Greg Piehl, who lives in St. Petersburg, Florida, with his wife Debbie, spent three years restoring and upgrading their 1959 Piper Comanche 250. After 34 years, the first flight of N6494P took place at Zephyrhills Airport, three days before leaving on a trip to Oshkosh, Wisconsin, just in time for AirVenture in July and August 2021. This is part four of seven parts.

Parts 1 and 2 of this Piper Comanche restoration series are free to read. Click here.

Subscribe today to read the entire series, which chronicles:

  • How to Disassemble and Transport a Legacy Piper
  • How and Why to Strip Your Plane Yourself Before it Gets Repainted
  • Restoring the Interior of a Legacy Piper: How You Can Save Money
  • Comanche Panel Upgrades
  • Comanche Engine and Mounts: What Happens During an Upgrade
  • Comanche Reassembly: What a Legacy Piper Looks Like When It’s Taken Apart
  • 1959 Comanche Fully Restored

What you will learn in this installment, upgrading a Piper panel

  • Can you hide the transponders if a Piper panel is small?
  • What is the easiest way to swap out the wiring if you’re upgrading a Piper panel?
  • Do you need a field approval to start or finish a panel upgrade?
  • Can you rewire and move the circuit breakers on a Piper?

Upgrading a Comanche Panel (part 4 of Comanche Restoration Series)

In this installment, from the May 2022 issue, we move to the panel, and again we see how Comanche plane owner Greg Piehl utilized his skills and his professional workshop to upgrade his plane in a way that teaches us how ingenuity can play a role and allow you to do some of this work yourself.

What stands out in this section of our overhaul is the way that Piehl again constructs a template with which to practice and test his major work. This time, he had an old Comanche panel to use as a framework for his new panel layout, along with a photo from a magazine ad.

The overarching theme for his avionics plan was to make the system interact with other elements and to make everything simple. That didn’t mean he went cheap.

“Early in my career, I was an avionics engineer in military electronics for a major contractor,” Piehl said. “We had requirements, in our MIL specs, that our avionics must communicate with the established protocols. In other words, our equipment had to talk with anything else installed in the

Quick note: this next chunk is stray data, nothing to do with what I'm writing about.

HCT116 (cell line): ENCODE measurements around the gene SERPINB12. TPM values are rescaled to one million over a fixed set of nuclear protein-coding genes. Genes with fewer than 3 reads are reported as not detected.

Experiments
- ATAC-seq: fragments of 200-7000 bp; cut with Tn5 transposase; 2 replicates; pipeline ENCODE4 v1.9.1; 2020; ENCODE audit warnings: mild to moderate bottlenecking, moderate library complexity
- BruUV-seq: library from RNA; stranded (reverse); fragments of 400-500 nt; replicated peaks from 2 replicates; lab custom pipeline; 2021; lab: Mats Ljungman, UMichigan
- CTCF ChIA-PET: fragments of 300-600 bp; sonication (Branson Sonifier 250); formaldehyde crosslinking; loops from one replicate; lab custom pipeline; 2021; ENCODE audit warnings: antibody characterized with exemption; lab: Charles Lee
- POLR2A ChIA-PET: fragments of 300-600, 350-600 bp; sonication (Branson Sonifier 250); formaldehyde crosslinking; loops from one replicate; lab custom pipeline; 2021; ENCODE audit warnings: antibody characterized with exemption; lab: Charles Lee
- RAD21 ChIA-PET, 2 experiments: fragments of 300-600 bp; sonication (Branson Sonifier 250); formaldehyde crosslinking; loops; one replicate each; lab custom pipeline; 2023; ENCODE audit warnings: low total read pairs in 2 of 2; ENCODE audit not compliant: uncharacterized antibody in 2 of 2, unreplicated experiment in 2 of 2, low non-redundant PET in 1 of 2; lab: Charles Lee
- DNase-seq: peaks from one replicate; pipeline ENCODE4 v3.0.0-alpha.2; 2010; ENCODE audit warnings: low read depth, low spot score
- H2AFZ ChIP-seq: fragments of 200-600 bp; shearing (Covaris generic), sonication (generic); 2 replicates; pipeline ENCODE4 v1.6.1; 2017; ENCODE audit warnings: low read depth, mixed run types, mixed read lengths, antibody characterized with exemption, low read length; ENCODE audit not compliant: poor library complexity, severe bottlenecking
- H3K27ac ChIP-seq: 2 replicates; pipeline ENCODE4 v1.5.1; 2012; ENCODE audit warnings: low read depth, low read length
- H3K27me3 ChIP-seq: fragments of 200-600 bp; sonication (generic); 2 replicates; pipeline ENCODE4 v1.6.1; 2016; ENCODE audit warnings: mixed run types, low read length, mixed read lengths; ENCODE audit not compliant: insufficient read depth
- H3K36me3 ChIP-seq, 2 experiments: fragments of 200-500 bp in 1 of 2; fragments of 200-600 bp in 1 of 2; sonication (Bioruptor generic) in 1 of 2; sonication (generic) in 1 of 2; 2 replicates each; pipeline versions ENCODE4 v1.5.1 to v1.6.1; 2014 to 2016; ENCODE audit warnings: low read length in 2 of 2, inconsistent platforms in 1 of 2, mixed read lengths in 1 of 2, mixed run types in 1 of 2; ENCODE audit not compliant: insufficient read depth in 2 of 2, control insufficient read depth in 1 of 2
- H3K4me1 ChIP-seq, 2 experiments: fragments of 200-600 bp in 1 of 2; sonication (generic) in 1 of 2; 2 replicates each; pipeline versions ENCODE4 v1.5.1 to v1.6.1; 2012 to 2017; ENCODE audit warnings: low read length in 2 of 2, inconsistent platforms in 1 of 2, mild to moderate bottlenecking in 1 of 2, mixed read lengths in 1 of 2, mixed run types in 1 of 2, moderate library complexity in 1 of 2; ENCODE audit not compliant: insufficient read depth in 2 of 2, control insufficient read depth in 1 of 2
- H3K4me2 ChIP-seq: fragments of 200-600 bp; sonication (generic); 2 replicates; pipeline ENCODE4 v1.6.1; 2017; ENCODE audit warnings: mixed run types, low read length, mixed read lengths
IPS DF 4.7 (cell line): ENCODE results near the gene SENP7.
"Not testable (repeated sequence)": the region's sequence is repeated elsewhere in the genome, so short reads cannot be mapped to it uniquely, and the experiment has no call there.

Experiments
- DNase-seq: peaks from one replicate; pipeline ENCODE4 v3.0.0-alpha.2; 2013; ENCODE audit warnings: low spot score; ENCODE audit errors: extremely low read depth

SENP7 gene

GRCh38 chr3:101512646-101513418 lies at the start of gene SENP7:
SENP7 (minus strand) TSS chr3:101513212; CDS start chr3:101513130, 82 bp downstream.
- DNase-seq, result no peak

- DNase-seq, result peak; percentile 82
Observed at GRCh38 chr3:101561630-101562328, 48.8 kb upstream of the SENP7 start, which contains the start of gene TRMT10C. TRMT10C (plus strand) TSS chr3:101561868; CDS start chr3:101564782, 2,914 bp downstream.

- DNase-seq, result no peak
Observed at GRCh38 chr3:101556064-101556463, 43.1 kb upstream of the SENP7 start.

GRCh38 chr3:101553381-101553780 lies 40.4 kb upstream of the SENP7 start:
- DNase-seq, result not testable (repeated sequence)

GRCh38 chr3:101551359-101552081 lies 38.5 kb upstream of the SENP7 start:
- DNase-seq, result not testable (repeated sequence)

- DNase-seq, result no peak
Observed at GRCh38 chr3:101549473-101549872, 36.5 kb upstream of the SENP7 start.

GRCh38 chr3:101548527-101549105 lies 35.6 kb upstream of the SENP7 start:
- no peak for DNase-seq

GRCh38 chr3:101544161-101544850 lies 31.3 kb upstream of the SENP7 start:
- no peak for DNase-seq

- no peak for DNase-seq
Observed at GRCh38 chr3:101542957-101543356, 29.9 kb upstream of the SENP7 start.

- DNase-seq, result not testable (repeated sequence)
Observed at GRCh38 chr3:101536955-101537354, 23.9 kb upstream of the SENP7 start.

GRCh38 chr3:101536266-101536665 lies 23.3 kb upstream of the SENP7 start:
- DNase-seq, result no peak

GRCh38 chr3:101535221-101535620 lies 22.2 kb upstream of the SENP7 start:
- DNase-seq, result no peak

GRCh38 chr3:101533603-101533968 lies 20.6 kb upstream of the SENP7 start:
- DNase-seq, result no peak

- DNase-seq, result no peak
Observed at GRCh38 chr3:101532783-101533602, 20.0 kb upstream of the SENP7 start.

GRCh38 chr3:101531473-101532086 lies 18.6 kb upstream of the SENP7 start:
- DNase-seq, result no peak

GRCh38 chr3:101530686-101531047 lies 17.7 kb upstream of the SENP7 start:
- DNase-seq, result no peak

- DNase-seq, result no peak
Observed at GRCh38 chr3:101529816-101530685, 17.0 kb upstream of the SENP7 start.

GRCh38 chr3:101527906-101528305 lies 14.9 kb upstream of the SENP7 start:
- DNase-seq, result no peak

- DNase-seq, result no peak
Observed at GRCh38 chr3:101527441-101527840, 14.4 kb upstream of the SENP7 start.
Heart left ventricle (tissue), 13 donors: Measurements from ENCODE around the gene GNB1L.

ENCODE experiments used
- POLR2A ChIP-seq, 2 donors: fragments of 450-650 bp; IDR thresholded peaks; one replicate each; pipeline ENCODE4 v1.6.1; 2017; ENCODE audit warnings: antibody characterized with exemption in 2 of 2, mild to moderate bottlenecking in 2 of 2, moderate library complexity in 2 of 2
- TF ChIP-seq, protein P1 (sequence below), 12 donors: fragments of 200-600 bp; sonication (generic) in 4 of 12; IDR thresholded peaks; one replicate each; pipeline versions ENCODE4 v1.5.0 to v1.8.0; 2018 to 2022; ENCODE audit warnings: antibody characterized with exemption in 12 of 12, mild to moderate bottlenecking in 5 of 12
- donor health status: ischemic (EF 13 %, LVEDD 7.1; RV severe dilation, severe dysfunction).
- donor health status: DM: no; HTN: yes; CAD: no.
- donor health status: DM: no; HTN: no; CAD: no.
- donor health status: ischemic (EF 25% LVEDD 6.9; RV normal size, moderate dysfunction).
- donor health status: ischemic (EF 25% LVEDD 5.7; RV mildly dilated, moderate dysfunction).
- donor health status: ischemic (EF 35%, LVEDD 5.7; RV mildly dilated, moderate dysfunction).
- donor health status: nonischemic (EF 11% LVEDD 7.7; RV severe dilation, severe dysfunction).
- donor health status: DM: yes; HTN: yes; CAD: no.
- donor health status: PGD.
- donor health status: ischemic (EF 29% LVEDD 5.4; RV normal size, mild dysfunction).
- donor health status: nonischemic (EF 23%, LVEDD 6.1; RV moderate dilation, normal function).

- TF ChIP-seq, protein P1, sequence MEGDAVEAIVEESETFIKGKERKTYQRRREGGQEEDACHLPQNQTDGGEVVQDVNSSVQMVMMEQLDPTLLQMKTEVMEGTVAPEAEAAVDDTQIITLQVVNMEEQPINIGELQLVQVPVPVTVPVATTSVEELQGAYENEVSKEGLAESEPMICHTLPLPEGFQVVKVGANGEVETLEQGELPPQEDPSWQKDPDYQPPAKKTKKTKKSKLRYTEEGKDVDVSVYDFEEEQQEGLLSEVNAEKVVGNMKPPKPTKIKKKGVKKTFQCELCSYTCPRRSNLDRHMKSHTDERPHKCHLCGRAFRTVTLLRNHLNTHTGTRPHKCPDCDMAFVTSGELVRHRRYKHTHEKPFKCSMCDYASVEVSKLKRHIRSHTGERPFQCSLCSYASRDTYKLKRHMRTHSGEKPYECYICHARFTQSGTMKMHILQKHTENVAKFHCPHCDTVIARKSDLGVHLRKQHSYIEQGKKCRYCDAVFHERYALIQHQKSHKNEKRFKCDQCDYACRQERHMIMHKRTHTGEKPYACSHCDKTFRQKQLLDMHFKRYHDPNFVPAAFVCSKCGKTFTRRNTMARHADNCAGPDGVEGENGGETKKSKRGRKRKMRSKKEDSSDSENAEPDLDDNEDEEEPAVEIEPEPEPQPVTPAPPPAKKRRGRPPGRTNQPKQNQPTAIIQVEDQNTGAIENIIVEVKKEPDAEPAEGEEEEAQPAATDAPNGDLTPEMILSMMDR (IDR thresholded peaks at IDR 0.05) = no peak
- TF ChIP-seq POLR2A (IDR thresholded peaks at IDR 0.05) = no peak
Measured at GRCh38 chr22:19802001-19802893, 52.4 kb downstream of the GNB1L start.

“With that as mindset, that eliminated some of the equipment on the market. Most of the avionics manufacturers have established communication protocols that will work with other equipment. So that was #1 on my list: The avionics I chose had to communicate with the other avionics.”

His next requirement was the ability to self-install the instruments, with the help of his A&P. “I didn’t want any dealer-only installations; that was #2,” Piehl said. “Number 3 was ease of use. When you’re in the cockpit flying, using the avionics has to be second nature.”

The Comanche panel is not large, so you’ll notice in the photos that follow that Piehl twice mentions the installation of hidden transponders. “The Comanche panel has limited space, vertically,” Piehl said. “It’s a small panel; it’s wide but not tall. Because of that, I had to choose some remote-mounted components such as the transponder, the ADS-B system, and a second communication radio.”

As with a car stereo or home theater setup, you can get help with the wiring harnesses, and Piehl, who didn’t farm out very much in this restoration, did use one of those services. “I used the company Approach Fast Stack to build the wiring harness for the entire panel,” he said. “I gave them the info on the avionics I chose, and the layout of them in the panel. They build and 100% test the harness for installation.

“It’s pretty much plug and play. I basically just had to make the power connections to each component/circuit breaker. There was a little bit more than that (headset jacks/wiring/soldering), but their work is of the highest quality.”

One other thing that Piehl stressed about this part of the project — you need to coordinate the field approval before you start this process. Most of us have heard horror stories about the person who built a dock or deck next to the lake without calling the Department of Natural Resources. Don’t make that mistake with your plane. “Call your Flight Standards District Office (FSDO),” he said. “Get it approved in advance.”

Coming next month: Engine, prop, and motor mount.

Upgrading a Comanche Panel: Photo Gallery

Click on a photo for a popup slideshow.

Below are more photos and advice from Piehl as he went through this process. Quotes in the photo captions are from Piehl. Recommended: Click on a photo for a popup photo gallery.

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Resources / Companies

Approach Fast Stack
Modular Wiring System


Aspen Avionics
Primary Flight Display

PS Engineering
Audio Panel

Adventure Pilot iFly GPS
Backup GPS (uncertified)